• If the wrench does not break and allows the nut to be loosened, a motor, for example a compressed air motor, is fitted to the torque multiplier and the nut is loosened then unscrewed.
  • If the nut cannot be loosened because it has seized, it is unscrewed from the front. The method for removing the connecting nut from the front involves first of all removing the assembly formed by the fan, the boost compressor and the bearings P1 and P2 in order to have a direct line of sight to the nut, from the front.

Claims (5)

1-4. (canceled)
5. A tool for unscrewing a connecting nut in a rotor of a gas-turbine engine module, comprising:
a tubular element including a plurality of fingers, which are moveable radially between a position in which they are retracted inside the tubular element and a position in which they are deployed and are configured to come into contact laterally with teeth of the connecting nut;
a disc that is transverse and is configured to move in rotation with respect to the tubular element and with radial grooves for guiding fingers; and
a mechanism for actuating the fingers with respect to the transverse disc.
6. A tool according to claim 5, wherein the mechanism for actuating the fingers comprises a central member, configured to move in rotation with respect to the mobile disc, connected by link rods to the fingers, the rotation of the central member causing the fingers to move radially with respect to the mobile disc.
7. A tool according to claim 5, wherein the tubular element comprises a rotation-proofing brake in a vicinity of the disc supporting the fingers.
8. A tool according to claim 5, further comprising an axial wedging and locating means formed of stops projecting from a transverse plate.
US14/396,889 2012-05-02 2013-05-02 Tool for loosening a connecting nut of a rotor of a module for a gas-turbine engine Active 2034-04-04 US9751195B2 (en)

Priority Applications (3)

Application Number Priority Date Filing Date Title
FR1254027 2012-05-02
FR1254027A FR2990238B1 (en) 2012-05-02 2012-05-02 Method for rear cutting of a connection nut in a double-body turbojury, tooling device
PCT/FR2013/050976 WO2013164549A1 (en) 2012-05-02 2013-05-02 Tool for loosening a connecting nut of a rotor of a module for a gas-turbine engine

Publications (2)

Publication Number Publication Date
US20150068367A1 true US20150068367A1 (en) 2015-03-12
US9751195B2 US9751195B2 (en) 2017-09-05

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Family Applications (1)

Application Number Title Priority Date Filing Date
US14/396,889 Active 2034-04-04 US9751195B2 (en) 2012-05-02 2013-05-02 Tool for loosening a connecting nut of a rotor of a module for a gas-turbine engine

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US (1) US9751195B2 (en)
EP (1) EP2844846B1 (en)
CN (1) CN104246149B (en)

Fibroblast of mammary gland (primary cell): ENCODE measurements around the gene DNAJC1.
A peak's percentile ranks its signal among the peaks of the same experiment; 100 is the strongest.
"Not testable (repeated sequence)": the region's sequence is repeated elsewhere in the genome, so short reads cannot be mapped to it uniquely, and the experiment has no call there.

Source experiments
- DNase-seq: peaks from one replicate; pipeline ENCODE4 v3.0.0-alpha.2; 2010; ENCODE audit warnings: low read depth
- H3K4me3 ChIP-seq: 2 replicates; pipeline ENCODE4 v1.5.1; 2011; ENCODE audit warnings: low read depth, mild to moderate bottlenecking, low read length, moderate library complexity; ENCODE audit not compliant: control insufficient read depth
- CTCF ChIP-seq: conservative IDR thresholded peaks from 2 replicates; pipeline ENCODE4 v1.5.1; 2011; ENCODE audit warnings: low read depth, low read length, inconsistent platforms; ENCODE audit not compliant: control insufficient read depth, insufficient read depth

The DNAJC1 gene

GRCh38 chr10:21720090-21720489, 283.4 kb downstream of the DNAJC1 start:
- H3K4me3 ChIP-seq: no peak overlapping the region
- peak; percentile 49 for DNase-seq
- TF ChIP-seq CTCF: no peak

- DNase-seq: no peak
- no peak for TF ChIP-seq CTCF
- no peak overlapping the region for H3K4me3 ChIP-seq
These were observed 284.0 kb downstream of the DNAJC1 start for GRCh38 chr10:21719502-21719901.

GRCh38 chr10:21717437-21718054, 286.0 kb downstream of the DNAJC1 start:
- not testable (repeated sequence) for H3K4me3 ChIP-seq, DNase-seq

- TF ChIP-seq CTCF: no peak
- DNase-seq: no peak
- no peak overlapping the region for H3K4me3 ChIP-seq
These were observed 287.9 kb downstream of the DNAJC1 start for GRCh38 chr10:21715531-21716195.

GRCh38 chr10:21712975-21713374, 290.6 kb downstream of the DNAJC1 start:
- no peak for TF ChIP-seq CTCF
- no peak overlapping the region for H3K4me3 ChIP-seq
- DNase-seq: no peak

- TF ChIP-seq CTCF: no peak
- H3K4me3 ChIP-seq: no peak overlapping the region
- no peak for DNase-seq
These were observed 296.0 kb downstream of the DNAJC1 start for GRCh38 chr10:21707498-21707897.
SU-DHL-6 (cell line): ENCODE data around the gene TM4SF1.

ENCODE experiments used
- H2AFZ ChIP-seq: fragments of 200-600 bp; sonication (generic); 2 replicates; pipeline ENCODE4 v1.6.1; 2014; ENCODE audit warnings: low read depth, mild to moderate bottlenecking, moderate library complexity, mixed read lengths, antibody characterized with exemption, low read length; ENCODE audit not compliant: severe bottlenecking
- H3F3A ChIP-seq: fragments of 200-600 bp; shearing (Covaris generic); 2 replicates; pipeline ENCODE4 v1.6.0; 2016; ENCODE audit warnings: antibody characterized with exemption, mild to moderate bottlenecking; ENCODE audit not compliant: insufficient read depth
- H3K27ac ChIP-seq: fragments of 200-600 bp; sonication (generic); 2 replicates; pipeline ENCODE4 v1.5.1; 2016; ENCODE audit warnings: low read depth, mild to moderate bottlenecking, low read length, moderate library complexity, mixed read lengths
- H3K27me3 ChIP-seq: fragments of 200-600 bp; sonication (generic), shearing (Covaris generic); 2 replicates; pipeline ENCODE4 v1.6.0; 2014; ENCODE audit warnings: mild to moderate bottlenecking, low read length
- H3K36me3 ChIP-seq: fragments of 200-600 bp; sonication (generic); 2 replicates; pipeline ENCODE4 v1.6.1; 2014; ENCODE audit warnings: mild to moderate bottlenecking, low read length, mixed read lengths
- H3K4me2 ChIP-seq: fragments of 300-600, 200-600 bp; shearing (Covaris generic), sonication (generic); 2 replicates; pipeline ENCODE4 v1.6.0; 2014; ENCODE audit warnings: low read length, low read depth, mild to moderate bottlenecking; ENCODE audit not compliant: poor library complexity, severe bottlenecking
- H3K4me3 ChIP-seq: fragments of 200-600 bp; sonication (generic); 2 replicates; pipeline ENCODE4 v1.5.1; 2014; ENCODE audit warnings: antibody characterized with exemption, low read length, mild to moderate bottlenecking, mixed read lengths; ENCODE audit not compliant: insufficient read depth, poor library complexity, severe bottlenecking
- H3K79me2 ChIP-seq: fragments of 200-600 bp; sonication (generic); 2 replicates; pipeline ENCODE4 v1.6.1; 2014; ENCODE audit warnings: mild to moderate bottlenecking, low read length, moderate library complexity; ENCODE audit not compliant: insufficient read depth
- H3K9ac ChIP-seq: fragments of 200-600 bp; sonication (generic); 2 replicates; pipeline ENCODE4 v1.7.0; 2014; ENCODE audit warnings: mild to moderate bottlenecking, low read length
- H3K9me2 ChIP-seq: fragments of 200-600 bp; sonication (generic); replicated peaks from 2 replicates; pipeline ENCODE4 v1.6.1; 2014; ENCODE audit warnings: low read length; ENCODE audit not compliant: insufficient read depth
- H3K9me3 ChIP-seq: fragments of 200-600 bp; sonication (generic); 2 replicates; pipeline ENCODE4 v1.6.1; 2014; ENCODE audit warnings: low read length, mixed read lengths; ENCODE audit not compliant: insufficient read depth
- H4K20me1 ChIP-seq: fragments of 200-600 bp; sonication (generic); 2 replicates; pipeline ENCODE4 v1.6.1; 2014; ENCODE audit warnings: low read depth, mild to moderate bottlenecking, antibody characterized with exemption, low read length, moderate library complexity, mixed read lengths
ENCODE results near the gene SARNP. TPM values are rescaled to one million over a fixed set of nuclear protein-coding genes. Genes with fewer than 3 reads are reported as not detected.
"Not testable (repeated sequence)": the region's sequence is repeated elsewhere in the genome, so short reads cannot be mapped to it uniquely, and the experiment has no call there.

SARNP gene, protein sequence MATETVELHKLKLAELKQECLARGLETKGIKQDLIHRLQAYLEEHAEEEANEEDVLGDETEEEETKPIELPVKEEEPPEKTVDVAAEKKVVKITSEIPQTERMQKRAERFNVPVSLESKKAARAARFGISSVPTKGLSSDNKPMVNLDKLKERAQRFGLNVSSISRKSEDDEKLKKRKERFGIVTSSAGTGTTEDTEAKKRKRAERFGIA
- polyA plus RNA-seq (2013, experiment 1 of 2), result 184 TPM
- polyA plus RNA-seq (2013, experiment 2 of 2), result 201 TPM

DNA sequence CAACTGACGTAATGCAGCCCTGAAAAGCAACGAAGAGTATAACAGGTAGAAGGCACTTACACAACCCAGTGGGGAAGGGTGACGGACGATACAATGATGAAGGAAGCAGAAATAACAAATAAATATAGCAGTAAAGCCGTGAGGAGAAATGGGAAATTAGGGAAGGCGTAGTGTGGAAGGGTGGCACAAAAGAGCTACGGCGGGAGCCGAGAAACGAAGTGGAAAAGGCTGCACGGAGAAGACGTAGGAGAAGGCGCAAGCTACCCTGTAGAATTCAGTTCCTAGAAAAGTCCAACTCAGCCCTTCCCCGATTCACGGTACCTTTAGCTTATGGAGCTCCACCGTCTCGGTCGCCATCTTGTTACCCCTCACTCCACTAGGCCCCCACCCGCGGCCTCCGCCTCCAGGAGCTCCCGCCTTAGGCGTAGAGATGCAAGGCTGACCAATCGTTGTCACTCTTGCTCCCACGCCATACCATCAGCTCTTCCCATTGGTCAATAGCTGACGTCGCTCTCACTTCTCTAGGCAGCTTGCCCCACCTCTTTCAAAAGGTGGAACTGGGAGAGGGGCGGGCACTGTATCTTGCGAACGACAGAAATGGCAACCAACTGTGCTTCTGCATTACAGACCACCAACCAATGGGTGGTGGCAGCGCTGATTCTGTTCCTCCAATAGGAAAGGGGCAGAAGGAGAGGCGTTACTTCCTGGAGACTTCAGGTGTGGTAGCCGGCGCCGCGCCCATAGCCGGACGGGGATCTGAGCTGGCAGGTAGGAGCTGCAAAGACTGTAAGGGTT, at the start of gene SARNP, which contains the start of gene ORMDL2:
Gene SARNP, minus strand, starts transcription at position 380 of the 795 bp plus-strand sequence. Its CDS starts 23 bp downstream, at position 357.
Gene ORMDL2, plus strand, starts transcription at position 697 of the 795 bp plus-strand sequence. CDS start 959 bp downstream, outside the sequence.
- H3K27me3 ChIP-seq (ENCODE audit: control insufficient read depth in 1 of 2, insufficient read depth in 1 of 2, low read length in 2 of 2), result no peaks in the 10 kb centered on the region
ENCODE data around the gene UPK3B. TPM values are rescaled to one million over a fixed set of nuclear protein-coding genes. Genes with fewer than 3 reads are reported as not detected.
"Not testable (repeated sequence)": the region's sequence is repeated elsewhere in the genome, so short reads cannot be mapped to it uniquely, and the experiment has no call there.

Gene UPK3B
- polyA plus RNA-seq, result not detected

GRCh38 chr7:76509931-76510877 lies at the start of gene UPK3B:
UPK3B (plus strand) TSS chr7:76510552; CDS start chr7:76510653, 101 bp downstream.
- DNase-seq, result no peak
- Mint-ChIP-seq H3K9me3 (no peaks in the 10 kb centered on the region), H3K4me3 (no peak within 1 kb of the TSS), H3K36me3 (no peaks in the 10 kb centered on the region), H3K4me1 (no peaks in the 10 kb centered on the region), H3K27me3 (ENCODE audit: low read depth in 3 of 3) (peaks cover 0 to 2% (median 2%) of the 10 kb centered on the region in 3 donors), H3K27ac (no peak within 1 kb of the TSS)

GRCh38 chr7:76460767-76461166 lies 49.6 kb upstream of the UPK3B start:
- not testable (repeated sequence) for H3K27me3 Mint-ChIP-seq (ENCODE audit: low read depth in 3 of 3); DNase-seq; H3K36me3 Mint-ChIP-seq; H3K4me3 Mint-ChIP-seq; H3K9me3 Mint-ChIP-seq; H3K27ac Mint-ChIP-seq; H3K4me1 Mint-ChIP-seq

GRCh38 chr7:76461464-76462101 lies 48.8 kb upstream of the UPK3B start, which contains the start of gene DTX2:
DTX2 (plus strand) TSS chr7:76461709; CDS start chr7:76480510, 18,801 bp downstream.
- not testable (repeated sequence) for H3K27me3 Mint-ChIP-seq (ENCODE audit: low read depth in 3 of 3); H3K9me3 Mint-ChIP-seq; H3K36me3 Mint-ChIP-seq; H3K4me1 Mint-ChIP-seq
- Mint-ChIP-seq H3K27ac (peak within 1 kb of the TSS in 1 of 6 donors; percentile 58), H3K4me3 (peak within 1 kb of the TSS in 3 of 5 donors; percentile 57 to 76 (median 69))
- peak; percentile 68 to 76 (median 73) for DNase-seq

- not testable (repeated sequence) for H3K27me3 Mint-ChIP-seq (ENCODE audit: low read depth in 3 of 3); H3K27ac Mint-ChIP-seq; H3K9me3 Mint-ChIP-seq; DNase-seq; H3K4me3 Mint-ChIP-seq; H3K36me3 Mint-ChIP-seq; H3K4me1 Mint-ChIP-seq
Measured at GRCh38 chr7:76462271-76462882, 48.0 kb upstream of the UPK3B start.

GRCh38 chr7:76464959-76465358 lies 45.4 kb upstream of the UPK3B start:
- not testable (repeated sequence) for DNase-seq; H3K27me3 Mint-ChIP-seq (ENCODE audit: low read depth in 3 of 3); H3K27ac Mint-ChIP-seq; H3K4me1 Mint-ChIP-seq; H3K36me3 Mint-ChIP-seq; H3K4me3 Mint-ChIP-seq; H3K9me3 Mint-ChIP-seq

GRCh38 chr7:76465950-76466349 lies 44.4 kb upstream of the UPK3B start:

BR (1) BR112014026712A2 (en)
CA (1) CA2869929A1 (en)
FR (1) FR2990238B1 (en)
RU (1) RU2645874C2 (en)
WO (1) WO2013164549A1 (en)

Cited By (1)

* Cited by examiner, † Cited by third party
Publication number Priority date Publication date Assignee Title
US10436151B2 (en) 2015-11-17 2019-10-08 General Electric Company Modular fan for a gas turbine engine

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US877773A (en) * 1907-04-24 1908-01-28 Jens Cr Holm Wrench.
US2052458A (en) * 1933-02-23 1936-08-25 Turner And Seymour Mfg Company Jar top wrench
US2476608A (en) * 1947-11-10 1949-07-19 John M Kinsey Gate box turning tool
US7128529B2 (en) * 2003-07-15 2006-10-31 Snecma Moteurs Perfected device for securing an engine shaft on a bearing support
US20110031707A1 (en) * 2009-08-04 2011-02-10 Chin-Chiu Chen Adjustable magnetism shelter of a cutter holder
US8833209B2 (en) * 2004-01-23 2014-09-16 Loggerhead Tools, Llc Adjustable gripping tool

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US2852652A (en) 1957-06-14 1958-09-16 Orenda Engines Ltd Heat wrench
SU513846A1 (en) * 1971-12-21 1976-05-15 Предприятие П/Я А-1854 Device to facilitate tightening of threaded connections
US4167809A (en) * 1977-11-10 1979-09-18 General Motors Corporation Hot air arbor extractor
FR2783579B1 (en) 1998-09-17 2000-11-03 Snecma Arrangement for retaining a bearing, in particular for a compressor shaft High Pressure
FR2890110B1 (en) * 2005-08-26 2007-11-02 Snecma Method for assembling a turbomachine
FR2896827B1 (en) * 2006-01-27 2008-04-25 Snecma Sa Reduced radial dimming assembly between a turbine shaft and a turbomachine compressor shaft shaft
FR2896826B1 (en) * 2006-01-30 2008-04-25 Snecma Sa Engine shaft connection system with retractable nut
FR2963062B1 (en) * 2010-07-20 2012-08-31 Snecma Assembly between a compressor shaft switch and a tapered sprocket for driving a turbomachine accessories housing

Patent Citations (6)

* Cited by examiner, † Cited by third party
Publication number Priority date Publication date Assignee Title
US877773A (en) * 1907-04-24 1908-01-28 Jens Cr Holm Wrench.
US2052458A (en) * 1933-02-23 1936-08-25 Turner And Seymour Mfg Company Jar top wrench
US2476608A (en) * 1947-11-10 1949-07-19 John M Kinsey Gate box turning tool
US7128529B2 (en) * 2003-07-15 2006-10-31 Snecma Moteurs Perfected device for securing an engine shaft on a bearing support
US8833209B2 (en) * 2004-01-23 2014-09-16 Loggerhead Tools, Llc Adjustable gripping tool
US20110031707A1 (en) * 2009-08-04 2011-02-10 Chin-Chiu Chen Adjustable magnetism shelter of a cutter holder

Cited By (1)

* Cited by examiner, † Cited by third party
Publication number Priority date Publication date Assignee Title
US10436151B2 (en) 2015-11-17 2019-10-08 General Electric Company Modular fan for a gas turbine engine

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Publication number Publication date
RU2014144367A (en) 2016-06-20
BR112014026712A2 (en) 2017-06-27
CA2869929A1 (en) 2013-11-07
EP2844846A1 (en) 2015-03-11
WO2013164549A1 (en) 2013-11-07
RU2645874C2 (en) 2018-02-28
CN104246149B (en) 2016-08-24
FR2990238A1 (en) 2013-11-08
EP2844846B1 (en) 2018-10-31
CN104246149A (en) 2014-12-24
FR2990238B1 (en) 2015-10-30
US9751195B2 (en) 2017-09-05